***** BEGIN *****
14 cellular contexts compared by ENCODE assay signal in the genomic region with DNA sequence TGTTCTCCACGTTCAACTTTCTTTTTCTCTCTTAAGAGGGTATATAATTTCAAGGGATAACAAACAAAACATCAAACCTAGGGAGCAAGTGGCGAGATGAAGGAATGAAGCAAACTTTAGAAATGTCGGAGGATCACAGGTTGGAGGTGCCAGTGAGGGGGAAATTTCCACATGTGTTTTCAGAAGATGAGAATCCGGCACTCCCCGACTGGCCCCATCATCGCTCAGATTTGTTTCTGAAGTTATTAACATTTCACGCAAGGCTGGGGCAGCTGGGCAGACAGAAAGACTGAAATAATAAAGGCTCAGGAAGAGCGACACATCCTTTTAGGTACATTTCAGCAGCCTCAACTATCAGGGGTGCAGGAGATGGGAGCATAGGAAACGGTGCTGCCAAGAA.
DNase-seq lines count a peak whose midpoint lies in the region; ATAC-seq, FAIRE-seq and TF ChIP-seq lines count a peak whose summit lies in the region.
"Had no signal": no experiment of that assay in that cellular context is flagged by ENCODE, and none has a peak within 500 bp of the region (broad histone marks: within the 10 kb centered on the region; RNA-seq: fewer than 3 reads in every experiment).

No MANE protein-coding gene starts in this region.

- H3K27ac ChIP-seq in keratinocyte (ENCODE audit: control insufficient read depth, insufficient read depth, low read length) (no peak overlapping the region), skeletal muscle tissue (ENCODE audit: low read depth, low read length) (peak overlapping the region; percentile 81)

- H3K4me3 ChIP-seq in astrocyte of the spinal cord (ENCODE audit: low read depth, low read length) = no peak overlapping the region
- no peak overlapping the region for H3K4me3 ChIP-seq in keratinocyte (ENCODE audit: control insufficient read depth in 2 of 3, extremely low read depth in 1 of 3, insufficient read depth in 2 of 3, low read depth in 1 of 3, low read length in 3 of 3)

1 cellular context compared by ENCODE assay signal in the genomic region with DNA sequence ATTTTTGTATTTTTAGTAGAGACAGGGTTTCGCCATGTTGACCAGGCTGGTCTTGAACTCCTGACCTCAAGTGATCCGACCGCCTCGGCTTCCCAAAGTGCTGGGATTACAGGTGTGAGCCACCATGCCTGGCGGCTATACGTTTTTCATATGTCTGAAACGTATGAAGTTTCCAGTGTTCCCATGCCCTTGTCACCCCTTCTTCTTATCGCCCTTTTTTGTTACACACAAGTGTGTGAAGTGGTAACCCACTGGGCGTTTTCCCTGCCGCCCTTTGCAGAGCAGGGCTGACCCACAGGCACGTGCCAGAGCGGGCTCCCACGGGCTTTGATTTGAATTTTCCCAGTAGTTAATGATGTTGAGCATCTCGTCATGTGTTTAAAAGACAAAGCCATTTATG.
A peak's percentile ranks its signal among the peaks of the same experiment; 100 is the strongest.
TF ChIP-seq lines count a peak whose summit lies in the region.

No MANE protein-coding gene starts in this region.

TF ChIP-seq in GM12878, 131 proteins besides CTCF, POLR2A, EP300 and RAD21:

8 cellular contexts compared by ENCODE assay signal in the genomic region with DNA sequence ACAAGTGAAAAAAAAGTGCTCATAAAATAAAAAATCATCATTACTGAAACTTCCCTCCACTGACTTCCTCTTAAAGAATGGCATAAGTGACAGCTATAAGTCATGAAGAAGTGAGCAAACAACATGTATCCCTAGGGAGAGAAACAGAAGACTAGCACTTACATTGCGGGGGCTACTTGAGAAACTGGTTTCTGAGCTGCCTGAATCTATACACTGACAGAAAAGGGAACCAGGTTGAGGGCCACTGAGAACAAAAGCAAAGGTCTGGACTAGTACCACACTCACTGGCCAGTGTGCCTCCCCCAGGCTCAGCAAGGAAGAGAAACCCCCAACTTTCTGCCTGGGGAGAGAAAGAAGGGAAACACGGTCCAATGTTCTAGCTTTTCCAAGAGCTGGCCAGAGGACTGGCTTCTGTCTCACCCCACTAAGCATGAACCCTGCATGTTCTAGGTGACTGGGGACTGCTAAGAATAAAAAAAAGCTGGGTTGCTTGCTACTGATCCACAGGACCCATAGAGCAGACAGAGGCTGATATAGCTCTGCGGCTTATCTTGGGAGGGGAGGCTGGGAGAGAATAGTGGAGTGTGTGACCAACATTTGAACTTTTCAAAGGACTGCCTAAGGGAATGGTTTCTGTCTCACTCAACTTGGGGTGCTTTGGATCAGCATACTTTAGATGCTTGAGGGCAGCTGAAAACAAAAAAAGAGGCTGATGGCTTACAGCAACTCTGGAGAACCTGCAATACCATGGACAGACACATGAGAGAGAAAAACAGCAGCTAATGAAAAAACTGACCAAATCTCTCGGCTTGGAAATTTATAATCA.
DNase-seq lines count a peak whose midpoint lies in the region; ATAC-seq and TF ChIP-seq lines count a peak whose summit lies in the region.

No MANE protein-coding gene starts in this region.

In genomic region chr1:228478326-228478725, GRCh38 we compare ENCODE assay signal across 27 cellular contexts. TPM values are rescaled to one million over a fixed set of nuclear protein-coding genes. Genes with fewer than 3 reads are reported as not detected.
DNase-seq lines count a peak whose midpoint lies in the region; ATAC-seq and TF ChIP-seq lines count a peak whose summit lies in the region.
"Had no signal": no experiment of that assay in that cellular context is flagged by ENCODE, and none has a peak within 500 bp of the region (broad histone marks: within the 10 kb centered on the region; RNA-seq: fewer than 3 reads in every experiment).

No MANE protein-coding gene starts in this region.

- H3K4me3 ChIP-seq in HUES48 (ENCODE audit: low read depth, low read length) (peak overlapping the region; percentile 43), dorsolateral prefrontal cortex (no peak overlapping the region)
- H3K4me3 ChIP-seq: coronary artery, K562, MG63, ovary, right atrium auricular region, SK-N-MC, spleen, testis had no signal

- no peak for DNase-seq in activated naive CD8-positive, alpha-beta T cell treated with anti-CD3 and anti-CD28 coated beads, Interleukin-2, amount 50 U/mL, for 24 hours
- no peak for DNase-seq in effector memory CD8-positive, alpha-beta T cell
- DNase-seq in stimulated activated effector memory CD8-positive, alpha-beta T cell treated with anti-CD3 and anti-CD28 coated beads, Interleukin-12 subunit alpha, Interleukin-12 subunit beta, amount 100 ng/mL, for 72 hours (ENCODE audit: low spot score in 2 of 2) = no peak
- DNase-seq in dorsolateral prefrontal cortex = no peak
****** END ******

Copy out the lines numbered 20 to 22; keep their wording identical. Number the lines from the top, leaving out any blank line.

- H3K4me3 ChIP-seq in HUES48 (ENCODE audit: low read depth, low read length) (peak overlapping the region; percentile 43), dorsolateral prefrontal cortex (no peak overlapping the region)
- H3K4me3 ChIP-seq: coronary artery, K562, MG63, ovary, right atrium auricular region, SK-N-MC, spleen, testis had no signal

- no peak for DNase-seq in activated naive CD8-positive, alpha-beta T cell treated with anti-CD3 and anti-CD28 coated beads, Interleukin-2, amount 50 U/mL, for 24 hours